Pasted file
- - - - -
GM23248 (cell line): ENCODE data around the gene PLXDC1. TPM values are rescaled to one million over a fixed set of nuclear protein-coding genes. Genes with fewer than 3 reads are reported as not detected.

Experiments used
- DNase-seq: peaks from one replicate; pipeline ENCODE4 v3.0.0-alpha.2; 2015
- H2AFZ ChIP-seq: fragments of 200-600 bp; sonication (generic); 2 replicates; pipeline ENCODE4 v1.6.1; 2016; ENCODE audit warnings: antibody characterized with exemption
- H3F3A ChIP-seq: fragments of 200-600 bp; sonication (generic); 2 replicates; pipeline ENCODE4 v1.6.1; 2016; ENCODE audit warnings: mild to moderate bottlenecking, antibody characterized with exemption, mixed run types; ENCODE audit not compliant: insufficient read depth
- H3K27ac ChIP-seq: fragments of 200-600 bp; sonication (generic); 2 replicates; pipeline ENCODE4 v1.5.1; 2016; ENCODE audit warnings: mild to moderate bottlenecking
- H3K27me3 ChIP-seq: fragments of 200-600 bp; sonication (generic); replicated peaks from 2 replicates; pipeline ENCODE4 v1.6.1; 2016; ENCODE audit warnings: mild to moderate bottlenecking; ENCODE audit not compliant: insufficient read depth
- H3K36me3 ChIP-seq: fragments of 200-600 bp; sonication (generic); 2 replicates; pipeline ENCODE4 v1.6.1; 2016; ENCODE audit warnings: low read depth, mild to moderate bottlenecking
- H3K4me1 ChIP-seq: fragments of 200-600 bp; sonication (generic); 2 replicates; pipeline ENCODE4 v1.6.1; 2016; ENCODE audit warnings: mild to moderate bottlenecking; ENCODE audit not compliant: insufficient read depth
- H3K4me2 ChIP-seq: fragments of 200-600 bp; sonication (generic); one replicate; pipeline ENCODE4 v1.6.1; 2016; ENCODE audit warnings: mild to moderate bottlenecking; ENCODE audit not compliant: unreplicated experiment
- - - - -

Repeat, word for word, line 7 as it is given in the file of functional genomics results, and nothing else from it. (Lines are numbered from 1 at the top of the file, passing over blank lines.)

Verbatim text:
- H3K27me3 ChIP-seq: fragments of 200-600 bp; sonication (generic); replicated peaks from 2 replicates; pipeline ENCODE4 v1.6.1; 2016; ENCODE audit warnings: mild to moderate bottlenecking; ENCODE audit not compliant: insufficient read depth